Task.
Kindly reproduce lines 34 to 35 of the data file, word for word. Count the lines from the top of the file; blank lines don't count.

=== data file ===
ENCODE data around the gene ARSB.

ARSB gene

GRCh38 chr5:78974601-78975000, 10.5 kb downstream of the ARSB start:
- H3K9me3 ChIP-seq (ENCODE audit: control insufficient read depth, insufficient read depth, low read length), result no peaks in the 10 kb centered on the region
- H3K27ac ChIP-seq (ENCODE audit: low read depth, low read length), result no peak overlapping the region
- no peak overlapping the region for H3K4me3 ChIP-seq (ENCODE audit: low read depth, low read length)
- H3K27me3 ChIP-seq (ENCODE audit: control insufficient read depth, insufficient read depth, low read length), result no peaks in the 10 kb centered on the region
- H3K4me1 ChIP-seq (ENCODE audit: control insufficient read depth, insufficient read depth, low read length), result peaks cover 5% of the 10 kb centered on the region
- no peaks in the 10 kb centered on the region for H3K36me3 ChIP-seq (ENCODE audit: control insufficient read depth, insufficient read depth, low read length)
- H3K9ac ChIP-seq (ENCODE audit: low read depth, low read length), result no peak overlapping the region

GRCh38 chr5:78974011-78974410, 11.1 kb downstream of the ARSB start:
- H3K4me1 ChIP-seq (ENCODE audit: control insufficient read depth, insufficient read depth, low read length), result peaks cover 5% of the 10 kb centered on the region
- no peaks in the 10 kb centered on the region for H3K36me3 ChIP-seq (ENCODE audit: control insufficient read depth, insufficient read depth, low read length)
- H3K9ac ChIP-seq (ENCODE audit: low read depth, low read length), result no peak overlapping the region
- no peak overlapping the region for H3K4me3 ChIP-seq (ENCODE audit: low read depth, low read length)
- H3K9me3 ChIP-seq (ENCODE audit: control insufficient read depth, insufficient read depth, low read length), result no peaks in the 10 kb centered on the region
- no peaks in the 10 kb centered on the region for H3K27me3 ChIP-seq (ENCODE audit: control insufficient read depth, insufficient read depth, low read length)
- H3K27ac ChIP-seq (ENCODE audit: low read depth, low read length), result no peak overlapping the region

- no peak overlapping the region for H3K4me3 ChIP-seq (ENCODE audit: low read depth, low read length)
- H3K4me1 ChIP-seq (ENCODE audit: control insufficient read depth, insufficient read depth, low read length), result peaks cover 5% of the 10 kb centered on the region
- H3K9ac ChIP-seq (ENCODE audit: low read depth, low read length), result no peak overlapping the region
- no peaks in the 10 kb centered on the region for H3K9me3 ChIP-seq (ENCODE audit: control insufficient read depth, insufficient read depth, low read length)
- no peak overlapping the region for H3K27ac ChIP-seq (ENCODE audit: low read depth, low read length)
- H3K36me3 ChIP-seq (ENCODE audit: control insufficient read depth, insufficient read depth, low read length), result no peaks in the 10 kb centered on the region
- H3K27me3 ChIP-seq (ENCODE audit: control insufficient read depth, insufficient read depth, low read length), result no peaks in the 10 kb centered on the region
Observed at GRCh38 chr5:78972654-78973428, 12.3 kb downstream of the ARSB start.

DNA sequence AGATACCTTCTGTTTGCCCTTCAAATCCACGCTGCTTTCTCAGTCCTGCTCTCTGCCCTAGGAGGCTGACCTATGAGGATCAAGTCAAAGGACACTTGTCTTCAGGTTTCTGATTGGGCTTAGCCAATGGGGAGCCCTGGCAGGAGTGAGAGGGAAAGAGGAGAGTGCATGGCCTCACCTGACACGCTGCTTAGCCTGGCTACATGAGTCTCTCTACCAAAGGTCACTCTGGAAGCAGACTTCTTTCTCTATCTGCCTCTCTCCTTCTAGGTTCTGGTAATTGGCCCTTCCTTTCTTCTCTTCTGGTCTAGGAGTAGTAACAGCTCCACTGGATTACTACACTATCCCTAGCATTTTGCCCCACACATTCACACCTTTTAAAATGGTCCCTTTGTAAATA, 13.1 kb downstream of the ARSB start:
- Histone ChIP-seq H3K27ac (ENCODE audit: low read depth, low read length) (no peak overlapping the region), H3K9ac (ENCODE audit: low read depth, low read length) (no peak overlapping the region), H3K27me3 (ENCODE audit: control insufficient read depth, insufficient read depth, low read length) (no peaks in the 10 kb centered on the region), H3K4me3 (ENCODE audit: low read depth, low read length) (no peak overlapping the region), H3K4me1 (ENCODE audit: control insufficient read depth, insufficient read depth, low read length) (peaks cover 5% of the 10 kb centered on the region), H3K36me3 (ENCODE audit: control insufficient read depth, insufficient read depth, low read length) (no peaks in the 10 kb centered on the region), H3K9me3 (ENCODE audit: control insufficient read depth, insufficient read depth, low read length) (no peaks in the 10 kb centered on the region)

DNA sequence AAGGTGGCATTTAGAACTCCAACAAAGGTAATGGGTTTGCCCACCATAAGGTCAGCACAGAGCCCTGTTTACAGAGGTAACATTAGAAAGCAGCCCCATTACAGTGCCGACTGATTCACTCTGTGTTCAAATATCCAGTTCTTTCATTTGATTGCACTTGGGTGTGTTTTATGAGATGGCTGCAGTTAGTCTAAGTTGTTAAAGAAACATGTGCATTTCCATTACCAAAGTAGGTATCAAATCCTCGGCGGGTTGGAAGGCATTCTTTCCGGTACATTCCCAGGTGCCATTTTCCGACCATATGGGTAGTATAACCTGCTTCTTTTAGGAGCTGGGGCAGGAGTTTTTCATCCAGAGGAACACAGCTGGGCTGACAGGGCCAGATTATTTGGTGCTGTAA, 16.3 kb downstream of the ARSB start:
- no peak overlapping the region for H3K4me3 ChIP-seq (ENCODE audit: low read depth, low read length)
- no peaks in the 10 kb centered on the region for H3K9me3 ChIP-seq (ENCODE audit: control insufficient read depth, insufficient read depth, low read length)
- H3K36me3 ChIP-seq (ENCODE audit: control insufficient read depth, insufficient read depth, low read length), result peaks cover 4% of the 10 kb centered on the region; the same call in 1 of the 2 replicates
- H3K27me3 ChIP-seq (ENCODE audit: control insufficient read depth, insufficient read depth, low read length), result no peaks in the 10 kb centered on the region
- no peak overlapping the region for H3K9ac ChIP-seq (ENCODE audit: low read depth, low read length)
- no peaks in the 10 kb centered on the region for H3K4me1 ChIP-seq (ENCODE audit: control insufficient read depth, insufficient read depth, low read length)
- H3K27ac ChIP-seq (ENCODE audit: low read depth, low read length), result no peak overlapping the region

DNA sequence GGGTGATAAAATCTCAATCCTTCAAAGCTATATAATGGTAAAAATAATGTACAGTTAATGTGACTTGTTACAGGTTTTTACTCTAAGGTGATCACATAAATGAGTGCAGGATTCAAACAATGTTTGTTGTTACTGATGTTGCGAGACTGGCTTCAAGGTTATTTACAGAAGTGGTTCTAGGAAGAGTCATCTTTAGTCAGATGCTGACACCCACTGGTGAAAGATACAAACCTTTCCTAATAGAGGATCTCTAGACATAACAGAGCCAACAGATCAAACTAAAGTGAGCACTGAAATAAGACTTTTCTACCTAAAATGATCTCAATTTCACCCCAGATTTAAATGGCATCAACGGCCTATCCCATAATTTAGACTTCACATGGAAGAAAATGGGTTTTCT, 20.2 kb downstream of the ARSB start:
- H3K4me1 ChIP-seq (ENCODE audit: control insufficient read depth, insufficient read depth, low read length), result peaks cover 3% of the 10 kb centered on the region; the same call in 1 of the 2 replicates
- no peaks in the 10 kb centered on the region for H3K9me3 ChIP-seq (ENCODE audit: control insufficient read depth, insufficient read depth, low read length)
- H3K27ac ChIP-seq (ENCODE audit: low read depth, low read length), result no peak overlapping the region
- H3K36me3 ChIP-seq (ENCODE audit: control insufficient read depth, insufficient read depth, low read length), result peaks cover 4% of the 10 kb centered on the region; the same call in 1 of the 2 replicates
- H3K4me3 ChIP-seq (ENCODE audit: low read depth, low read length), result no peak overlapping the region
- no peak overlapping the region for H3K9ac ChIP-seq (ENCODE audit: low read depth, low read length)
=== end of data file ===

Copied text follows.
- no peak overlapping the region for H3K9ac ChIP-seq (ENCODE audit: low read depth, low read length)
- no peaks in the 10 kb centered on the region for H3K4me1 ChIP-seq (ENCODE audit: control insufficient read depth, insufficient read depth, low read length)